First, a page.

2013-06-16 Assign task total cost


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Networking According to Tech Cocktail

A few days after I attended the Ladies DC professional networking event, Tech Cocktail posted a great article on networking entitled 12 Tips for Networking Like a Pro.

Networking is what you make it but it can help to have a strategy.  If you’re attending an event, have an idea of what you want to get out of it.  Here are a few tips that you might want to leverage…

2. Give of yourself – Find something that you’re good at or know something about and help someone out.  It could go a long way.  This could be something like making an introduction for someone or doing business.  Make yourself valuable and make something happen.

5. Have multiple touchpoints with your top 20% – You want to have connections but you also want to have quality connections.  Things change and your top 20% will change.  Create enough opportunities but make them count.  Don’t be afraid to step outside of the market or area you work in.  Cross-domain collaboration could open a whole new set of doors.  Be flexible.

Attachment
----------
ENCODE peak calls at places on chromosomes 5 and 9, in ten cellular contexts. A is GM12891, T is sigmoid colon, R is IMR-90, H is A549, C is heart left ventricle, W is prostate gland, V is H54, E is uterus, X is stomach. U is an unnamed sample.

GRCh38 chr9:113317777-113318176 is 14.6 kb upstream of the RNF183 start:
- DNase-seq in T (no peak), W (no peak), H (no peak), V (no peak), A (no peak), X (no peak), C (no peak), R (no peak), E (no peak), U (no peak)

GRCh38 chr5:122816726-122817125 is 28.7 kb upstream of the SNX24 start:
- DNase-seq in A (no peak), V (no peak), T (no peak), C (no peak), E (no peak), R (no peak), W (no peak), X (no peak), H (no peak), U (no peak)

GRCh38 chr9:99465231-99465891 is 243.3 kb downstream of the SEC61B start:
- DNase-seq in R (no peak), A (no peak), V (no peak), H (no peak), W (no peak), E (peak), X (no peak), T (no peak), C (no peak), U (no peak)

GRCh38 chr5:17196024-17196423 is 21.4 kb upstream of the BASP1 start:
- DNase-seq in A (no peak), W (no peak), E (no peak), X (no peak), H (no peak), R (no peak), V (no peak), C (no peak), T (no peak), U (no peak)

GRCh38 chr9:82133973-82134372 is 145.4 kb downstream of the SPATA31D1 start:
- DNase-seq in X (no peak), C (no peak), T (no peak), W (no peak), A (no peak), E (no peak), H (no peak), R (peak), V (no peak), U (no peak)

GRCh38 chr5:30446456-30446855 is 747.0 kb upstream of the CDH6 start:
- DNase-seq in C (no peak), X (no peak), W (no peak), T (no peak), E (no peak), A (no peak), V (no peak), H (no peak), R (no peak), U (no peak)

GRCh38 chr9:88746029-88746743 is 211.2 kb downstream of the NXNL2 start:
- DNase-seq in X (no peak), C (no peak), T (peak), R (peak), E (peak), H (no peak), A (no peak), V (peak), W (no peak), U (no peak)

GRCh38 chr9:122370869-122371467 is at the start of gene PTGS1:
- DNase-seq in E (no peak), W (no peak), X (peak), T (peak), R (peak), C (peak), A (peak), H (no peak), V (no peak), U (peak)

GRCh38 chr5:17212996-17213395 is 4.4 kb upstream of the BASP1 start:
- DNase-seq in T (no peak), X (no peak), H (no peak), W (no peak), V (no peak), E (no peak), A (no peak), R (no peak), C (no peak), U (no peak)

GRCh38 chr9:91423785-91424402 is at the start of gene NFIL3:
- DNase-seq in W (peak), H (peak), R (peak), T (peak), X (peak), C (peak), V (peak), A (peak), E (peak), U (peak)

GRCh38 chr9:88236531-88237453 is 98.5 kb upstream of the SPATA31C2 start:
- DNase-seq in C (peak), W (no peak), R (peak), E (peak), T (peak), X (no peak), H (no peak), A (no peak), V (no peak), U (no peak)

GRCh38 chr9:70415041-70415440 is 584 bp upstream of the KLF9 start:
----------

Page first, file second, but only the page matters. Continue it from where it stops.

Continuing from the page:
8. Follow up – Stay current with people but don’t force things.

To see the remaining tips, check out the article.

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Professional Networking with Ladies DC


Earlier this week I attended my first Ladies DC event at A Bar in DC.  That evening, Susan Smith Blakely, author of  Best Friends at the Bar: What Women Need to Know About a Career in Law was speaking to Ladies DC about striking a meaningful and satisfactory work life balance.

Susan’s advice may have been very gender specific and very relevant to her law career but she made it applicable to everyone by conveying that having balance is a personal thing.  If I had to sum up the night in a few lines it would be when Susan said this: